Les droits imprescriptibles du lecteur.
1. Le droit de ne pas lire.
2. Le droit de sauter des pages.
3. Le droit de ne pas finir un livre.
4. Le droit de relire.
5. Le droit de lire n'importe quoi.
6. Le droit au bovarysme (maladie textuellement transmissible).
7. Le droit de lire n'importe où.
8. Le droit de grappiller.
9. Le droit de lire à haute voix.
10. Le droit de nous taire.
- Daniel Pennac, Comme un roman
The novelist Daniel Pennac has been a crusader for education reform for years; Comme un roman is his attempt at rescuing reading from the clutches of boring and oppressive curricular requirements. To that end, he presents this (now fairly well-known) reader's bill of rights. If reading could lose all its connotations of mindless drudgery, he reasons, then the feckless adolescents of the contemporary era could turn to books rather than video games and other such mind-rot.
But he's not entirely successful, at least as far as I'm concerned--though it is true that I might not be his target audience. Even if I let this avuncular (not to mention extravagantly well-read) persona guide me into a more lax attitude towards reading, I still feel ashamed for skipping pages, for skimming, for reading trash. Like Conrad, I usually consider reading a chore, and would almost always prefer a nap. This has its advantages: when I do finally get through a book without skipping or skimming, whether it takes me an hour or four months (as happened with Being and Nothingness, one of the most unpleasant experiences of my life), I am rewarded with the warm afterglow of self-overcoming. A species of masochism as impoverished as it is meaningless.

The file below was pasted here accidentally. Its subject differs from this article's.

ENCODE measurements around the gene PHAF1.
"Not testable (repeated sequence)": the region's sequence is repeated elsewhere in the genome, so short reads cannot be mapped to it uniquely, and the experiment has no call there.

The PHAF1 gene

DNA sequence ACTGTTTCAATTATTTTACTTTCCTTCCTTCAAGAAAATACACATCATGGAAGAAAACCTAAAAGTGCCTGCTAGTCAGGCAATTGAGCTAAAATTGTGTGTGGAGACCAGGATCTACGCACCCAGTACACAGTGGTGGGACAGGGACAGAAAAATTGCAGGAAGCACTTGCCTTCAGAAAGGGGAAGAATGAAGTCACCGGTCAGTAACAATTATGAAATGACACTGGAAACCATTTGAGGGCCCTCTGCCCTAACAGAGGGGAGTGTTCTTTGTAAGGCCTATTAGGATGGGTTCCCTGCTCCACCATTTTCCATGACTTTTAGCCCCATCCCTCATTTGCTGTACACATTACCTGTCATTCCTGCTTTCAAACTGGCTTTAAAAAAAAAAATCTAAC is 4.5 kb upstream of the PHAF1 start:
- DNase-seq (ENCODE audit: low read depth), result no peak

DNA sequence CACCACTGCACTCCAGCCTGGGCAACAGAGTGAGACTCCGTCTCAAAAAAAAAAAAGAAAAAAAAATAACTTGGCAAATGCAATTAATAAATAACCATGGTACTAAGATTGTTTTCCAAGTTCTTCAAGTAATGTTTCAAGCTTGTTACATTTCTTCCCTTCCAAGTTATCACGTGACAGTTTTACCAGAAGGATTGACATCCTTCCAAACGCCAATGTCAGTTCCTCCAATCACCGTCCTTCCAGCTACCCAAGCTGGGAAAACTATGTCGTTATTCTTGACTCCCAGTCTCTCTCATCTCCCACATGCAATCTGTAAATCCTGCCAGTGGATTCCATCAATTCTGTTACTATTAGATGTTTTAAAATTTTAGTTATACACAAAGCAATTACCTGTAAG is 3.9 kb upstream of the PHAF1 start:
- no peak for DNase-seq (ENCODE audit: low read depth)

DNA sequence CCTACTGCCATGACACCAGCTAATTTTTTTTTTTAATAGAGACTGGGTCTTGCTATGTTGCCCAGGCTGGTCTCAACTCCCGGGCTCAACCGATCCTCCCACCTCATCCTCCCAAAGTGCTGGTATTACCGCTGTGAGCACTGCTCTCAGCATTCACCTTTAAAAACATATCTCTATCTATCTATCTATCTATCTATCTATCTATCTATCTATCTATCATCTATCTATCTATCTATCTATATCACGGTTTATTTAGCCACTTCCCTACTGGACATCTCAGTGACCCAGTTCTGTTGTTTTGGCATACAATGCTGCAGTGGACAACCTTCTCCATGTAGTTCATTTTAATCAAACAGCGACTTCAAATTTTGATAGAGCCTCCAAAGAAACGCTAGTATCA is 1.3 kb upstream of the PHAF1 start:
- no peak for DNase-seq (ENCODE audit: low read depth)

Is it just this ersatz asceticism that makes me skeptical about Pennac's bill of rights? I think there's more to it than that. Books, it seems, have to impose an austerity regime that's totally alien to a living experience of the world--they arbitrarily restrict the Bergsonian play of time and duration, they create their own rules. Consider the various postmodernist puzzleboxes of the Serbian author Milorad Pavic. As a kind of Barthesian suicide, he exhorts his readers to read diagonally, to begin at a random point, to rearrange chapters and construct their own narratives. But it doesn't work. Most people read Dictionary of the Khazars missionary-style, from beginning to end; the ones that don't find a text not all that different from the rest. The book resists any attempt, however playful, to subvert its inherent totalitarian logic.
I would suggest, then, that the proper regard one should have for a book should take into account the fact that it's a strangely authoritarian object. It was likely not written in a spirit of playfulness or laxity, and if it was,it needs to be carefully approached before it reveals that fact. (The books I read tend either to be somber and serious or hysterical and melodramatic.) How can one properly enter into its spirit without partaking of its puritanical worldview? Pennac waxes lyrical about Proust; what kind of Recherche have you got, finally, if you've skipped pages and skimmed, reread, left it unfinished?
I agree with Conrad. Reading is, and ought to be, much more a discipline than a leisure activity, much more an apprenticeship than a hobby. And a victory over a book unenjoyed is a victory nonetheless--maybe an even sweeter one.